Change Conversations blog

5 min read

How to Optimize Photos for Your Mobile-Friendly Site

By Brad Pettengill on 4/23/15 10:00 AM



Knowing how to optimize photos for your mobile-friendly site has never been more important. Accessing the Internet with mobile devices, such as smart phones and tablets, has increased dramatically in recent years. So much so there is a growing Mobile First movement in website development to focus on designing for mobile devices before accommodating the traditional desktop environment. And Google recently changed its SEO algorithm to favor sites that are mobile-friendly, either by being designed as mobile-only sites or by utilizing responsive design. To assure our clients' audiences have the best possible user experience, we have been offering and promoting responsive website design since 2012 as we saw mobile access skyrocket. But photos can be a special challenge for a mobile-friendly site.

Slow access means lost customers

Choosing the right images for your mobile-friendly site, sizing, cropping and optimizing them properly is critical to assure the user experience is enjoyable, seamless and consistent across multiple platforms and different screen resolutions. If the user has an unpleasant experience, like something that looks broken, difficult navigation, or too long of a wait, they are unlikely to continue browsing your site, and will probably not return. According to KISSmetrics, 40% of people abandon a website that takes more than 3 seconds to load.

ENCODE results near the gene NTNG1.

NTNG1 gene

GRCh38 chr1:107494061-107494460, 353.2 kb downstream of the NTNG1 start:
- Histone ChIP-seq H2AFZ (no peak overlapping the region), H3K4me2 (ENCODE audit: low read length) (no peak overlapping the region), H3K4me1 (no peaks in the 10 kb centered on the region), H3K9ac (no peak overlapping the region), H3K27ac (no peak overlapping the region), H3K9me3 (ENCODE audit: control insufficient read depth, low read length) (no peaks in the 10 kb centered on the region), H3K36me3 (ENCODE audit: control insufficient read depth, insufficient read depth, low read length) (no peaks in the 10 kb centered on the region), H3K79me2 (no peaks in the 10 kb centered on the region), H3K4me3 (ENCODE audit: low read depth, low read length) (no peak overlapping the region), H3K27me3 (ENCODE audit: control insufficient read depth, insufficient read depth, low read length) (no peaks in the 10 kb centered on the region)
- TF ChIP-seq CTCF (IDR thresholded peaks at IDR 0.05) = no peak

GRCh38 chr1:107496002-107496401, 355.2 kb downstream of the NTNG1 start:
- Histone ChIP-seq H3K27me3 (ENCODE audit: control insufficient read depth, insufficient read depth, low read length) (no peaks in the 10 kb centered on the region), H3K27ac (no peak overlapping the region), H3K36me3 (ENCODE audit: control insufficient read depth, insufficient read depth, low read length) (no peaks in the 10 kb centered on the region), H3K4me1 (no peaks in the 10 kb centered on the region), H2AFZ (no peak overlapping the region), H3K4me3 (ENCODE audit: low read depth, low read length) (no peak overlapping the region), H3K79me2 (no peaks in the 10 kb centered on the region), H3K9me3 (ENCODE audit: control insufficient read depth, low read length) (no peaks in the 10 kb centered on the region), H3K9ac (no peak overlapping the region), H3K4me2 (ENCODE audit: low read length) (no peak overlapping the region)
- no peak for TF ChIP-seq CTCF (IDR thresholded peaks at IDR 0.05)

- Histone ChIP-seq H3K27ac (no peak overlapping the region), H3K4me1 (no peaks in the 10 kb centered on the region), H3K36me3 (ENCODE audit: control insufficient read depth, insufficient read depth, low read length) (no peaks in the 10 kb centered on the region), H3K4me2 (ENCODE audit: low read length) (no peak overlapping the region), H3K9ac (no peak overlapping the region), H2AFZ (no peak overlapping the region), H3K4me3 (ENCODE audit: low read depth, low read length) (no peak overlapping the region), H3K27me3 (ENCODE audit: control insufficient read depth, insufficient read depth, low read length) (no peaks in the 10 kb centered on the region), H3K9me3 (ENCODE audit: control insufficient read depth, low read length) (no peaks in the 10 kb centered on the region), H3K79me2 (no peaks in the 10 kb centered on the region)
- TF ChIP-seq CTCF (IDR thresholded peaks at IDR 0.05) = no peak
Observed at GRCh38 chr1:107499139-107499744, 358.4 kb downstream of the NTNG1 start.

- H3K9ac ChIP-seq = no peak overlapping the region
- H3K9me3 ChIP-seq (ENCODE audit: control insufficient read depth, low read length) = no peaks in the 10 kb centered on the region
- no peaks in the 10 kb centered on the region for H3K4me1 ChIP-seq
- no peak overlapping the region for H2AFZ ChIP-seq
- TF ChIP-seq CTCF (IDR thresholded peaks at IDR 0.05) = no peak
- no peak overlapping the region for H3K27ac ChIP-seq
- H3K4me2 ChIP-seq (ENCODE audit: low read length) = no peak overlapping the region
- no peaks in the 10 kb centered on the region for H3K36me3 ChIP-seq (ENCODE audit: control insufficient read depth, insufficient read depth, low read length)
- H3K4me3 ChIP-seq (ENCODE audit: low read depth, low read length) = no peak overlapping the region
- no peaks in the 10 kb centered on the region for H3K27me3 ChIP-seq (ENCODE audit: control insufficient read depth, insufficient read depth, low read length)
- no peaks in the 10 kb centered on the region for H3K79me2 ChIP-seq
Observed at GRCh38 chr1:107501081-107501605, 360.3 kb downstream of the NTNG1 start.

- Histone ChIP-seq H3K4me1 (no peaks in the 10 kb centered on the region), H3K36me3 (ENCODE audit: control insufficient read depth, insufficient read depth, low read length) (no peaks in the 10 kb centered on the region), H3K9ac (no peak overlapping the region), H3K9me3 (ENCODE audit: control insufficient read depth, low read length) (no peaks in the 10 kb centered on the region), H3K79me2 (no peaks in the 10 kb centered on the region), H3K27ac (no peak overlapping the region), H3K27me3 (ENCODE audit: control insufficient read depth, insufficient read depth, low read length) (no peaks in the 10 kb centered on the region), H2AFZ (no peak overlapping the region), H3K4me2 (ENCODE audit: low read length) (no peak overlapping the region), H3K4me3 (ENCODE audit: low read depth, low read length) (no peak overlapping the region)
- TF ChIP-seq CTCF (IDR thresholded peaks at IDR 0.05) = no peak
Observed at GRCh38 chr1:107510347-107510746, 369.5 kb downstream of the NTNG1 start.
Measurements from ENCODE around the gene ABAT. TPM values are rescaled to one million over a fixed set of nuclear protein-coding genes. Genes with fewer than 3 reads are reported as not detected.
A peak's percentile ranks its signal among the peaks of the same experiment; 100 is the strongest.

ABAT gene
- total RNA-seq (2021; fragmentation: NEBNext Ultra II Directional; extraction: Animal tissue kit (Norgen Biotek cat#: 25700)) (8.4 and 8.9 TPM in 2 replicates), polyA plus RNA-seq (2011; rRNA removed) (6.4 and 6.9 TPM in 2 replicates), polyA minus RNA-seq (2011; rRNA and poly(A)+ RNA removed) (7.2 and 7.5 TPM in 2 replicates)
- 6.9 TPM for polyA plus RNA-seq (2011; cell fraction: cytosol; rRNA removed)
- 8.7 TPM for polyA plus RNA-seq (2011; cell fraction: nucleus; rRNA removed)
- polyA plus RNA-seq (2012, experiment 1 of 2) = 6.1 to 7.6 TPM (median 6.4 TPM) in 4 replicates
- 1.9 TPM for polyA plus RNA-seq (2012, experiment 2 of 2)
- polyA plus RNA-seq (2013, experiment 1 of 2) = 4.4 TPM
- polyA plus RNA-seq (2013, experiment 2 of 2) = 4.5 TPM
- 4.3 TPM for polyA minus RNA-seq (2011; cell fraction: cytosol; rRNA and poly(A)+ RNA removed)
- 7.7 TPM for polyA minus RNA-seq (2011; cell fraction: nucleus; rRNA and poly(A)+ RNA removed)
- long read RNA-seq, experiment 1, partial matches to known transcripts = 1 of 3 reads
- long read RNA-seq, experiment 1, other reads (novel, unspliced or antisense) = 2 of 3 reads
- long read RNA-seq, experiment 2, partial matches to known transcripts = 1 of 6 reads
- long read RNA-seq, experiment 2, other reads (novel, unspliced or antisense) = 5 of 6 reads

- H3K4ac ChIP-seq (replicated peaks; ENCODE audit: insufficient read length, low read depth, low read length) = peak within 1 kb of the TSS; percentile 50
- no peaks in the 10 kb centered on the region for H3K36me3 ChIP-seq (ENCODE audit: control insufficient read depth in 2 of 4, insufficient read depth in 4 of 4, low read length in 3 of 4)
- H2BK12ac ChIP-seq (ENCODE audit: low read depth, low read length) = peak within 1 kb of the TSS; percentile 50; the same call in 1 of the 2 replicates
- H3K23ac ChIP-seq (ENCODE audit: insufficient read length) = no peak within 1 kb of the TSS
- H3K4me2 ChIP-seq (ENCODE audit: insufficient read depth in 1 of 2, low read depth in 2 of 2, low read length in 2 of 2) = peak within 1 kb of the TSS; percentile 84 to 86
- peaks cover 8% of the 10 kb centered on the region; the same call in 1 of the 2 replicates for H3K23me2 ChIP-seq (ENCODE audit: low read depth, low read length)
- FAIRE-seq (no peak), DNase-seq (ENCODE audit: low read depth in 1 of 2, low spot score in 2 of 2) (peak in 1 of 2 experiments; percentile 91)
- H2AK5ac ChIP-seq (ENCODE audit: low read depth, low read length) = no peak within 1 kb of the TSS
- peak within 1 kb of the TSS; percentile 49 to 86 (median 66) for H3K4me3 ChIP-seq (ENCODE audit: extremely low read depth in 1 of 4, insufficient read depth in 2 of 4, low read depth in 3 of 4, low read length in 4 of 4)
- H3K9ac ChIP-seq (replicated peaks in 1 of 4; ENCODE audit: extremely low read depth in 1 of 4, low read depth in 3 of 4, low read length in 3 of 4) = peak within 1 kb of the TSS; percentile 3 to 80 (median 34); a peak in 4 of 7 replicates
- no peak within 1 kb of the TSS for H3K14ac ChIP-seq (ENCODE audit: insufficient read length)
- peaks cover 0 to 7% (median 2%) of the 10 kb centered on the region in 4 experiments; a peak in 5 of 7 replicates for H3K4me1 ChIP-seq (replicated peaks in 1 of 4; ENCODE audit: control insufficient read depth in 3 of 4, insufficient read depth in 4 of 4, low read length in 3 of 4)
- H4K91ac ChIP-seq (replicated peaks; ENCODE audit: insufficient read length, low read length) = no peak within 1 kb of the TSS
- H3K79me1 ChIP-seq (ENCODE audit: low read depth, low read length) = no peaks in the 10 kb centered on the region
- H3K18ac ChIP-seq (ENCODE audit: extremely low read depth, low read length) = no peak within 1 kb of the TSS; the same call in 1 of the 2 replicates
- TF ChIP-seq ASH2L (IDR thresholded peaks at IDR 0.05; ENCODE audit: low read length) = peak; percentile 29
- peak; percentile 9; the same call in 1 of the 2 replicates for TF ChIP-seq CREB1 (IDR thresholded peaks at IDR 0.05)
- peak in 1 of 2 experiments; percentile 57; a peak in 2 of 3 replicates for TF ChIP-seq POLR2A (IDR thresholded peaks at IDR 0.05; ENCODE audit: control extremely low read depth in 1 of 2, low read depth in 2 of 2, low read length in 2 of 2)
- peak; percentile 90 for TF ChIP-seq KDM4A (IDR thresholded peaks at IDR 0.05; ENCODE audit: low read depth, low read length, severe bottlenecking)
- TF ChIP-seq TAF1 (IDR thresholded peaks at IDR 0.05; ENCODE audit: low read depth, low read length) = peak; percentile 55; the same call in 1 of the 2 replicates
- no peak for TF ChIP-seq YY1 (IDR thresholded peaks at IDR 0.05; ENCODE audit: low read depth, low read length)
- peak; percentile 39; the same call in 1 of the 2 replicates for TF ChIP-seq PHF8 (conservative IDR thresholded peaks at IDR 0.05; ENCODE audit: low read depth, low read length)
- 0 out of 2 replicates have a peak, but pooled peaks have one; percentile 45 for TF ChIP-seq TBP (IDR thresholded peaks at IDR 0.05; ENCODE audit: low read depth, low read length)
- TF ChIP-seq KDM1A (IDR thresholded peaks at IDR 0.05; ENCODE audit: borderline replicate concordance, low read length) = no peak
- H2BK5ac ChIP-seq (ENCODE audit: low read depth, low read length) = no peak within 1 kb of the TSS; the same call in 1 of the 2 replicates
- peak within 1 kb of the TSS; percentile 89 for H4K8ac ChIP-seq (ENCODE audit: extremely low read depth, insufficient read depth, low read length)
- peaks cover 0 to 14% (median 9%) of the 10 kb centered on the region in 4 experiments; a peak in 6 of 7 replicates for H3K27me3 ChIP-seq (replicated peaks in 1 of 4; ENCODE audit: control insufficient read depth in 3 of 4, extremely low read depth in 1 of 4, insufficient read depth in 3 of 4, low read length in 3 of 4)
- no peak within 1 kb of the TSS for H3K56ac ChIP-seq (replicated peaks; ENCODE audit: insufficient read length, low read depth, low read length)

Cropping a photo vertically for one media application
Cropping a photo vertically for one media application

The Paradox of larger images and smaller screens

With the rise in mobile devices accessing the Internet, we have also seen the increase in websites that feature larger images, wide format, parallax, and continuous scrolling. These two paradigms would seem to be at odds with each other, especially since wireless and cellular access are typically slower than hard-wired connections. In other words, we have a potential problem when bigger, richer websites need to be seen and easily navigated on smaller, slower devices. Fortunately there are solutions.

horizontal crop of photo
Finding viable content in a horizontal crop of the same image

Server-side and client-side solutions

Without getting into details of software, hardware and coding specifics, suffice it to say there are many solutions available to solve this issue, both on the server-side of your web hosting service, and the client-side for those visiting your site. Make sure your website host has the latest software and updates, and that their server speed and bandwidth is state of the art. They should have the software and/or coding necessary to determine the device that is accessing your website's content—to differentiate between a desktop computer, smart phone, or tablet with high-resolution display—and adjust the image delivery accordingly. And, client-side, when designing a responsive site, your developer needs to implement proper coding, image optimization techniques with thorough knowledge of the site's design features server requirements in order to suggest and implement the best solutions that will fit within your development budget.